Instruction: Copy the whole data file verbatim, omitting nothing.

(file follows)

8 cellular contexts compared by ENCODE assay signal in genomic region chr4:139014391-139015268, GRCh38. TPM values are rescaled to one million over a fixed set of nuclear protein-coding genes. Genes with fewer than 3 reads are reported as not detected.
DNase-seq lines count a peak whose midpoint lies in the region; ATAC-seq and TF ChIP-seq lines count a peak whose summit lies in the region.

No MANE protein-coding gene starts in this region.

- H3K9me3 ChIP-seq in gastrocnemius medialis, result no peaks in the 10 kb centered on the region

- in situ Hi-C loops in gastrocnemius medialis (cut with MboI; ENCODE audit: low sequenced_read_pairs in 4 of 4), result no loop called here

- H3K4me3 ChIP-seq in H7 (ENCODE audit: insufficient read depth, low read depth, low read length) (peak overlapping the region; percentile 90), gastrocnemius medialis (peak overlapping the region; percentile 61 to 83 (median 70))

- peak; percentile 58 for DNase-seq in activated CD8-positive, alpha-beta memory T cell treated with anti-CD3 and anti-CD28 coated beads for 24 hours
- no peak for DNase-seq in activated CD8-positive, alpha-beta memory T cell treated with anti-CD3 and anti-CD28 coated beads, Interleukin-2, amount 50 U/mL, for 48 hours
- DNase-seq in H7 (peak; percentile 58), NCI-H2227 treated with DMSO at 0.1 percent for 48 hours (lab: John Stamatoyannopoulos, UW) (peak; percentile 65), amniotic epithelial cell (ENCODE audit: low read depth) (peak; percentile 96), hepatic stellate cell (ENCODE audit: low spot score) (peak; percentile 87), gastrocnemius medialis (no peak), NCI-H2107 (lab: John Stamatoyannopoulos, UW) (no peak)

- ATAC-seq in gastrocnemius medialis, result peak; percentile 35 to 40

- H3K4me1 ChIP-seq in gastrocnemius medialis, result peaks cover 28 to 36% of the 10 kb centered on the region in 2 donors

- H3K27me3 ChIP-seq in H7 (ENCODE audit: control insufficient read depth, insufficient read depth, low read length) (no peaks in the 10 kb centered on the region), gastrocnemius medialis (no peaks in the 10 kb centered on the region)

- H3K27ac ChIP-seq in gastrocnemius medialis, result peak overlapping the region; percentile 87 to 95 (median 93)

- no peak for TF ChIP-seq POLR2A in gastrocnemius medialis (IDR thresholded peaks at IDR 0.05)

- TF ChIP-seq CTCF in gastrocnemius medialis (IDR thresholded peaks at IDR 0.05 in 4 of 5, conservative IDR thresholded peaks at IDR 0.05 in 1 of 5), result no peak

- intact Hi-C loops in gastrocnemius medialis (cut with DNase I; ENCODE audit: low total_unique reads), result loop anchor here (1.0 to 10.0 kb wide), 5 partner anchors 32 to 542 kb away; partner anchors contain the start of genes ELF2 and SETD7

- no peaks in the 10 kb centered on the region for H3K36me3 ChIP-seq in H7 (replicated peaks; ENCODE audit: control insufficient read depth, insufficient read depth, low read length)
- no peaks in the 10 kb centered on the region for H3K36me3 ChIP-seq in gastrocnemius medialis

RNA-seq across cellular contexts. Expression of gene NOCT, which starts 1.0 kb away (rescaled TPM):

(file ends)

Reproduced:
8 cellular contexts compared by ENCODE assay signal in genomic region chr4:139014391-139015268, GRCh38. TPM values are rescaled to one million over a fixed set of nuclear protein-coding genes. Genes with fewer than 3 reads are reported as not detected.
DNase-seq lines count a peak whose midpoint lies in the region; ATAC-seq and TF ChIP-seq lines count a peak whose summit lies in the region.

No MANE protein-coding gene starts in this region.

- H3K9me3 ChIP-seq in gastrocnemius medialis, result no peaks in the 10 kb centered on the region

- in situ Hi-C loops in gastrocnemius medialis (cut with MboI; ENCODE audit: low sequenced_read_pairs in 4 of 4), result no loop called here

- H3K4me3 ChIP-seq in H7 (ENCODE audit: insufficient read depth, low read depth, low read length) (peak overlapping the region; percentile 90), gastrocnemius medialis (peak overlapping the region; percentile 61 to 83 (median 70))

- peak; percentile 58 for DNase-seq in activated CD8-positive, alpha-beta memory T cell treated with anti-CD3 and anti-CD28 coated beads for 24 hours
- no peak for DNase-seq in activated CD8-positive, alpha-beta memory T cell treated with anti-CD3 and anti-CD28 coated beads, Interleukin-2, amount 50 U/mL, for 48 hours
- DNase-seq in H7 (peak; percentile 58), NCI-H2227 treated with DMSO at 0.1 percent for 48 hours (lab: John Stamatoyannopoulos, UW) (peak; percentile 65), amniotic epithelial cell (ENCODE audit: low read depth) (peak; percentile 96), hepatic stellate cell (ENCODE audit: low spot score) (peak; percentile 87), gastrocnemius medialis (no peak), NCI-H2107 (lab: John Stamatoyannopoulos, UW) (no peak)

- ATAC-seq in gastrocnemius medialis, result peak; percentile 35 to 40

- H3K4me1 ChIP-seq in gastrocnemius medialis, result peaks cover 28 to 36% of the 10 kb centered on the region in 2 donors

- H3K27me3 ChIP-seq in H7 (ENCODE audit: control insufficient read depth, insufficient read depth, low read length) (no peaks in the 10 kb centered on the region), gastrocnemius medialis (no peaks in the 10 kb centered on the region)

- H3K27ac ChIP-seq in gastrocnemius medialis, result peak overlapping the region; percentile 87 to 95 (median 93)

- no peak for TF ChIP-seq POLR2A in gastrocnemius medialis (IDR thresholded peaks at IDR 0.05)

- TF ChIP-seq CTCF in gastrocnemius medialis (IDR thresholded peaks at IDR 0.05 in 4 of 5, conservative IDR thresholded peaks at IDR 0.05 in 1 of 5), result no peak

- intact Hi-C loops in gastrocnemius medialis (cut with DNase I; ENCODE audit: low total_unique reads), result loop anchor here (1.0 to 10.0 kb wide), 5 partner anchors 32 to 542 kb away; partner anchors contain the start of genes ELF2 and SETD7

- no peaks in the 10 kb centered on the region for H3K36me3 ChIP-seq in H7 (replicated peaks; ENCODE audit: control insufficient read depth, insufficient read depth, low read length)
- no peaks in the 10 kb centered on the region for H3K36me3 ChIP-seq in gastrocnemius medialis

RNA-seq across cellular contexts. Expression of gene NOCT, which starts 1.0 kb away (rescaled TPM):